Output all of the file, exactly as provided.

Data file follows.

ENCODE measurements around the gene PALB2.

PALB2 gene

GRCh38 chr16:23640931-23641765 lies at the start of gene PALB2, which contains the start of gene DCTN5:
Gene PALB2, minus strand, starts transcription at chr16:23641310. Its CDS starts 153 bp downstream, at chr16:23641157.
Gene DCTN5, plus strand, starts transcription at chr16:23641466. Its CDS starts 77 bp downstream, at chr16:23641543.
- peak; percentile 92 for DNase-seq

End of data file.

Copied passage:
ENCODE measurements around the gene PALB2.

PALB2 gene

GRCh38 chr16:23640931-23641765 lies at the start of gene PALB2, which contains the start of gene DCTN5:
Gene PALB2, minus strand, starts transcription at chr16:23641310. Its CDS starts 153 bp downstream, at chr16:23641157.
Gene DCTN5, plus strand, starts transcription at chr16:23641466. Its CDS starts 77 bp downstream, at chr16:23641543.
- peak; percentile 92 for DNase-seq